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Feeding the Exploration Bug: Plumbing Cuvel Cornet, a high altitude cave in Switzerland

What would you do if you learned of a new cave that had yet to be explored? How about if it was located 2100 meters above sea level (almost 7000 feet)? It took Swiss cave diver Bruno Moser and his dive buddy all of five seconds to decide. Call it Bruno and Stephan’s Excellent Adventure! Start climbing.

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By Bruno Moser, translation by Veerle Sterken
Header photo courtesy of Bruno Moser

My good friend Stefan Koch, who is also a cave diver, told me that he got in touch with a well-known Swiss caver and found out some very interesting information about a high-altitude cave in the eastern part of Switzerland. My first thought was, Do I really want to transport all of that equipment up the mountains to go diving? Answer: Yes, I have to do it! You never know what kind of experience is waiting!

The research and preparation of this project took us a couple of months. As Stefan and I were not able to manage this dive on our own, we presented our plan to members of the SGH Schweizerisch Gesellschaft für Höhlenforschung (Swiss Speleological Society). Lucky for us, Diego Zanz  and Martin “Scuro” Achtman were interested in helping us. So, the team was ready.

On a Friday afternoon we met in a parking lot near Berne and stuffed all of our equipment in a SEAT Alhambra with 4WD and headed towards Scuol Grissons. The Alhambra was quite overloaded because we were carrying single rope technique (SRT) climbing equipment for four people and cold water, sidemount cave diving equipment for three. I can tell you, it was quite a lot of stuff. We arrived at 23:00 h at the hotel in the small village where we planned to start the next morning.

Trekking up the side of the mountain. Photo courtesy of Bruno Moser.

After an early breakfast, we jumped in our Alhambra, placed the special permission to access the restricted area by car behind the windscreen, and started driving. The goal was to get as close as possible to the alpine hut at 2100 meters above sea level (MASL), almost 7000 ft altitude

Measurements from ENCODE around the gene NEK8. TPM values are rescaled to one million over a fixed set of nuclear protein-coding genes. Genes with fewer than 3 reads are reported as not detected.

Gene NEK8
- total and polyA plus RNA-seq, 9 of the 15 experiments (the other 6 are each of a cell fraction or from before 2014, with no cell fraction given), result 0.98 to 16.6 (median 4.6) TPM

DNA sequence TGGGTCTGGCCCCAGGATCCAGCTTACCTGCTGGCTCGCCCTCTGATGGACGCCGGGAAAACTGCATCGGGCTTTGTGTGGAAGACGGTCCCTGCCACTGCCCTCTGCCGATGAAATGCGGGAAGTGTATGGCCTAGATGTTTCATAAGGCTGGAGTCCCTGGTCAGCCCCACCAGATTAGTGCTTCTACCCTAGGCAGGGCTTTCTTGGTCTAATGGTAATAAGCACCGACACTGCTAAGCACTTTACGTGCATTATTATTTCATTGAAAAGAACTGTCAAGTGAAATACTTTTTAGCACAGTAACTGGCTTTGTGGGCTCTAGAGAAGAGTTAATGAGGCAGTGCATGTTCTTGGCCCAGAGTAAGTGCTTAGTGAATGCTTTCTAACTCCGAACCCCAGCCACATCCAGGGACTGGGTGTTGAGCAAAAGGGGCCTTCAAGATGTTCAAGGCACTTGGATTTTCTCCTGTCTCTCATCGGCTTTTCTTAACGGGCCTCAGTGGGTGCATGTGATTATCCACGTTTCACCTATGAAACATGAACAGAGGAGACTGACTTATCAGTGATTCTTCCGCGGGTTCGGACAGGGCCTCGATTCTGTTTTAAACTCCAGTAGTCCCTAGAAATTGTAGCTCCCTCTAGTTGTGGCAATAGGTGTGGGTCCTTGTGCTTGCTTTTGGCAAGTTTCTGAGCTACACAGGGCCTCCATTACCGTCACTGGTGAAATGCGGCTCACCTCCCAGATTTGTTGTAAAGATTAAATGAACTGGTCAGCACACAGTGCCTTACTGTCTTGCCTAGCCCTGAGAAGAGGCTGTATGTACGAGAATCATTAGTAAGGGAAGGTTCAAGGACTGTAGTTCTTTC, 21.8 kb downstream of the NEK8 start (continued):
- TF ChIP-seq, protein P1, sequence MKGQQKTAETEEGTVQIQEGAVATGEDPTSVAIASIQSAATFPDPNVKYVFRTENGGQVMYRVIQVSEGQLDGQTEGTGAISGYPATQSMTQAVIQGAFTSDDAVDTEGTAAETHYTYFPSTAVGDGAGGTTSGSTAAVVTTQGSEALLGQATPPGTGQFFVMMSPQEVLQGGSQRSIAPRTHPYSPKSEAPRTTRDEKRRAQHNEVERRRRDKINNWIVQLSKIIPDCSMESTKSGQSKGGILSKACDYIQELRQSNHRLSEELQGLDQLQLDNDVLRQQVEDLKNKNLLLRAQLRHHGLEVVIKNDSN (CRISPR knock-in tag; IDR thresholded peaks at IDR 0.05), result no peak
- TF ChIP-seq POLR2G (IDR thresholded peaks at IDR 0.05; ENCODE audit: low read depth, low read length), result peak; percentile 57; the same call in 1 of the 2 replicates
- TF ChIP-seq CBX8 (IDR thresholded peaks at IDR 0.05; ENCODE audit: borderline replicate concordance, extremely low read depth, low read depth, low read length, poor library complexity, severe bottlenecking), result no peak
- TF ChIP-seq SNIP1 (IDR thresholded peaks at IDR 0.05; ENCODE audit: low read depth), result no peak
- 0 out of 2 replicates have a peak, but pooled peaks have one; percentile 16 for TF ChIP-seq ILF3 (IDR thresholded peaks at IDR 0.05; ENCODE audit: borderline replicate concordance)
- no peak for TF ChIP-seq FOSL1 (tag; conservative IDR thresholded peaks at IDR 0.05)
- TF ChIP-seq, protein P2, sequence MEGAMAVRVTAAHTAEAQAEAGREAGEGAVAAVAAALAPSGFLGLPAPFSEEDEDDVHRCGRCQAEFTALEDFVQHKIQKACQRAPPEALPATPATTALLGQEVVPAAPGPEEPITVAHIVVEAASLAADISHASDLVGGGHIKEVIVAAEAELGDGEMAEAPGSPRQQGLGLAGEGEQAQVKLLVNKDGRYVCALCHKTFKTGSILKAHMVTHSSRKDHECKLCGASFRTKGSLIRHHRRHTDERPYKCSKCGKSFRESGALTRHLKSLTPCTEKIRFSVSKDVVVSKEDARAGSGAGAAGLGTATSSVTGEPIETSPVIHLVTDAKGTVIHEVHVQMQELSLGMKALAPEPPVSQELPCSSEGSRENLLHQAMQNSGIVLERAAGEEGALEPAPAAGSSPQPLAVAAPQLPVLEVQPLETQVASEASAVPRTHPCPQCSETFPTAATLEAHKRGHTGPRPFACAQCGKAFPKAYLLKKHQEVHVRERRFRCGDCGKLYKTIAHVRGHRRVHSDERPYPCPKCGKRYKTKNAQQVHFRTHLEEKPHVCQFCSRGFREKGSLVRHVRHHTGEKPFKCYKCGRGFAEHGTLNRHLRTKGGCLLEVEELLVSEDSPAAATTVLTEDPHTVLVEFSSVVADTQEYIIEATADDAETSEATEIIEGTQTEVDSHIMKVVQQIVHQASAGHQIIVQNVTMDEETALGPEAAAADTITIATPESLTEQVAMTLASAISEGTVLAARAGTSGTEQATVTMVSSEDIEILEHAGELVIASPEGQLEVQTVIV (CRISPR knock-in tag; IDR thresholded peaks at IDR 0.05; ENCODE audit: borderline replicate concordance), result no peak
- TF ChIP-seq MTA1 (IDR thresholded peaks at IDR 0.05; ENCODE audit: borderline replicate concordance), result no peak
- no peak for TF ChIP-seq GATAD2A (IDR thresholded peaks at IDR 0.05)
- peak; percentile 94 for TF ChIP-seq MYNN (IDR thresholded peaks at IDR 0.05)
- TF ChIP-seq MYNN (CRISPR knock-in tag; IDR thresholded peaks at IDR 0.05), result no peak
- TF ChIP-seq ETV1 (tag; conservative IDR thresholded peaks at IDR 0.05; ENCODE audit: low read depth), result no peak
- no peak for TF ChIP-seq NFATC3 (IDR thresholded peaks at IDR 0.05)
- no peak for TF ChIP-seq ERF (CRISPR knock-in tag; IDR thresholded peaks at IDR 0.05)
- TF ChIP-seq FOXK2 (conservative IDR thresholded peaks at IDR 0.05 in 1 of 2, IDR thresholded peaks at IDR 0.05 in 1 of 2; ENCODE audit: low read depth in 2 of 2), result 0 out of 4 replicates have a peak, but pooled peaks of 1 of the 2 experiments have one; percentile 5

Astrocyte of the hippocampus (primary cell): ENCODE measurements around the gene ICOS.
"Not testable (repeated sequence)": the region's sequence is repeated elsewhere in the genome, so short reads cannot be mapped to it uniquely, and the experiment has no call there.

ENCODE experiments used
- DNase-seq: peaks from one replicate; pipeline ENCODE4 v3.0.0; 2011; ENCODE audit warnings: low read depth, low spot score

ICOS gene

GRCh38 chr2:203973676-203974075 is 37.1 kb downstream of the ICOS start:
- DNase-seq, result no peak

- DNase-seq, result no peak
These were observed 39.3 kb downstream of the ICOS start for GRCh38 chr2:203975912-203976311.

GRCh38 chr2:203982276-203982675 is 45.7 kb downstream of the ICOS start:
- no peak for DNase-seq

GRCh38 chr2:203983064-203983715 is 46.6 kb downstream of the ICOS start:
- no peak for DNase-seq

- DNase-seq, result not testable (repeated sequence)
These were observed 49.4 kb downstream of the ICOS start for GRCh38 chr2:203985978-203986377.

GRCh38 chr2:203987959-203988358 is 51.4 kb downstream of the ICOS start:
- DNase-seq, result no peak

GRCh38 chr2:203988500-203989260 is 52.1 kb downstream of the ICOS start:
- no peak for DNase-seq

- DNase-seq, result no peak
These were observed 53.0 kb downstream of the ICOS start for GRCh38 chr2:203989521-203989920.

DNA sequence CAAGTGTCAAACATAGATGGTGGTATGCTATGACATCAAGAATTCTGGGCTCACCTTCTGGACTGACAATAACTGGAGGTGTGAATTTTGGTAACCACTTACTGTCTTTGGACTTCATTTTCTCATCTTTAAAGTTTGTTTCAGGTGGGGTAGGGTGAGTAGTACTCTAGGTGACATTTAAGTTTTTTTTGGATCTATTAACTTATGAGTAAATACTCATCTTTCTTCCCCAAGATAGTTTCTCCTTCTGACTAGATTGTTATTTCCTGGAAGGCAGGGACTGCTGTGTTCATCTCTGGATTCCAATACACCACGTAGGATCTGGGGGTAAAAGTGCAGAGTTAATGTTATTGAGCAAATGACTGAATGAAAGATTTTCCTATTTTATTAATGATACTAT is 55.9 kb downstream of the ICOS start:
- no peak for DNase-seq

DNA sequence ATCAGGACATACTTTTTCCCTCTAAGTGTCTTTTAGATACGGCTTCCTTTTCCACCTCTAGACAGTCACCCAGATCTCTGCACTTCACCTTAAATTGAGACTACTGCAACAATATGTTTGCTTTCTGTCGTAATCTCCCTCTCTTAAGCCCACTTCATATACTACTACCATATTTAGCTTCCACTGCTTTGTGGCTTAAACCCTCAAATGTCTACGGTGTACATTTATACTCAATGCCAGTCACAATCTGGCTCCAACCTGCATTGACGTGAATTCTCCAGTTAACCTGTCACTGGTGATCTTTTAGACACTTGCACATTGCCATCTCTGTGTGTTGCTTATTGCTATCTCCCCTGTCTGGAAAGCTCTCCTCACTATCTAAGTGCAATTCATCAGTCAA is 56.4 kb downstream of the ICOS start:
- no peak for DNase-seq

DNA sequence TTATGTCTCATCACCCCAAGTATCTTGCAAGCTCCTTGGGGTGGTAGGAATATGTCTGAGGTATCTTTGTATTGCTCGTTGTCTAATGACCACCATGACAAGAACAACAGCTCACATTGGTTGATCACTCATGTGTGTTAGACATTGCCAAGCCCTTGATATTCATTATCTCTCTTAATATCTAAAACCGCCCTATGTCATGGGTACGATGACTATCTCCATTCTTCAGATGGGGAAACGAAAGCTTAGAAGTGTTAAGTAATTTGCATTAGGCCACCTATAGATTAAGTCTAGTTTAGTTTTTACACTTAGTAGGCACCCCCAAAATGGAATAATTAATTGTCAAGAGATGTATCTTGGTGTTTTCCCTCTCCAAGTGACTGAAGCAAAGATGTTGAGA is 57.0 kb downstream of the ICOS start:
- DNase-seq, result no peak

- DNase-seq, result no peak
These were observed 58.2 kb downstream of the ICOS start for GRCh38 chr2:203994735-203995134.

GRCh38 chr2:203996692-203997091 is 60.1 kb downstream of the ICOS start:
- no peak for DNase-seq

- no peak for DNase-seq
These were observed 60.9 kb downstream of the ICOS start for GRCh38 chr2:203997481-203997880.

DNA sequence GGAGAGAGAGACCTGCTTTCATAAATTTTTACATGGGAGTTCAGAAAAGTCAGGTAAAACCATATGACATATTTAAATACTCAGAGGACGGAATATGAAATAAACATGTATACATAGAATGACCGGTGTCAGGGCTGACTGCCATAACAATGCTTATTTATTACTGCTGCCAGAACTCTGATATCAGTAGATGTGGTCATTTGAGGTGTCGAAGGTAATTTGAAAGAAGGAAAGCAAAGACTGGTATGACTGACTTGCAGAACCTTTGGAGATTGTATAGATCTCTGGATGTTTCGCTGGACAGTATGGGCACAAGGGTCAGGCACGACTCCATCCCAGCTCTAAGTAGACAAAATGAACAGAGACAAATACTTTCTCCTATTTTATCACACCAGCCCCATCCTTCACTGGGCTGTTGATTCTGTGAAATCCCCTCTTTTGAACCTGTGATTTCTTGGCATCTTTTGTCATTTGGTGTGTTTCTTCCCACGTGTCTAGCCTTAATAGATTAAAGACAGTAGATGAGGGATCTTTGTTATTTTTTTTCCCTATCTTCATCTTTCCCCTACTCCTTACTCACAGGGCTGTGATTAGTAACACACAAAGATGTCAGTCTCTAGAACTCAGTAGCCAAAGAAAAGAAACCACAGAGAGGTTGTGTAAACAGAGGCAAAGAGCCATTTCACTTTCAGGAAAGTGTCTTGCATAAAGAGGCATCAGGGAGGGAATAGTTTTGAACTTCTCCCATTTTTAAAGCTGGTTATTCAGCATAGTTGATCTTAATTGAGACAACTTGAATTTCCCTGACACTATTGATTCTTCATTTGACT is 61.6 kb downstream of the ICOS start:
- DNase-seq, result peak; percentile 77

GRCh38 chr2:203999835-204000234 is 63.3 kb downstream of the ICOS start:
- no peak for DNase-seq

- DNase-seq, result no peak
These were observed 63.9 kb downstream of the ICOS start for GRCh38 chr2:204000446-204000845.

We didn’t get as far as we wanted. A thunderstorm some days before had caused the water level of a small creek to rise, and a large part of the road had almost vanished. As a result, we had to park our minivan between the trees. We unloaded the equipment and re-loaded it in big backpacks and two beach-rollys (a two-wheeled transport vehicle). From then on, it started to be hard work. 

Clouds above the rocky terrain. Photo courtesy of Bruno Moser .

At the alpine hut we had a short break. Luckily for us, the weather was cloudy and not so hot. Well at 2100 MASL it’s not so hot. After passing the hut, the path slowly got narrower, making it hard to pull beach-rollys. To cross the creek, we had to carry them through the streambed, as the bridge was only a tree trunk with some rope for a handrail. However, the real hard part started on the bottom of a huge pile of broken rocks. From there, we removed the gear from the beach-rollys and hiked up to the cave entrance. Climbing on broken rocks and gravel is not fun at all. When you climb up two steps, you slide one step back. In fact, it took us some time to reach the top where we could see the cave entrance. The water emerging from the cave formed a waterfall. 

We had brought an extendable ladder, and positioned it against the entrance. Diego immediately started installing anchor points to secure the ladder and a rope to hoist the tanks up there, as we began to ferry the rest of our equipment up from the rollys.

Setting up a safe entrance to the cave. Photo courtesy of Bruno Moser.

The cave is not that big, but there were no severe restrictions to get to the point where the dive starts. The water was cold, as we expected, only 3.2°C/38 F. It took us quite some time to transport the sidemount-tanks; crawling on our knees through a narrow cave, with equipment bags on our backs, and it was difficult.

Stefan was the first one to dive. I followed as number two. We were each wearing twin steel seven-liter tanks with the Toddy Style sidemount system. The bottom of the cave, at about 12 m/40 ft deep, was covered with very fine silt. Stefan laid the line, and my task was to survey the cave (counting the knots in the line, measuring azimuths and depths). Well, it proved problematic. 

Map of Cuvel Cornet. Photo courtesy of Bruno Moser.

The diameter of the cave is about 1 m/3 ft, and the visibility, at least for me as a second diver, was almost zero. In my right hand I held the line that I could not let go of; in my left, I carried a Scurion primary light. I could barely see the line.I’ve never dived in such conditions before.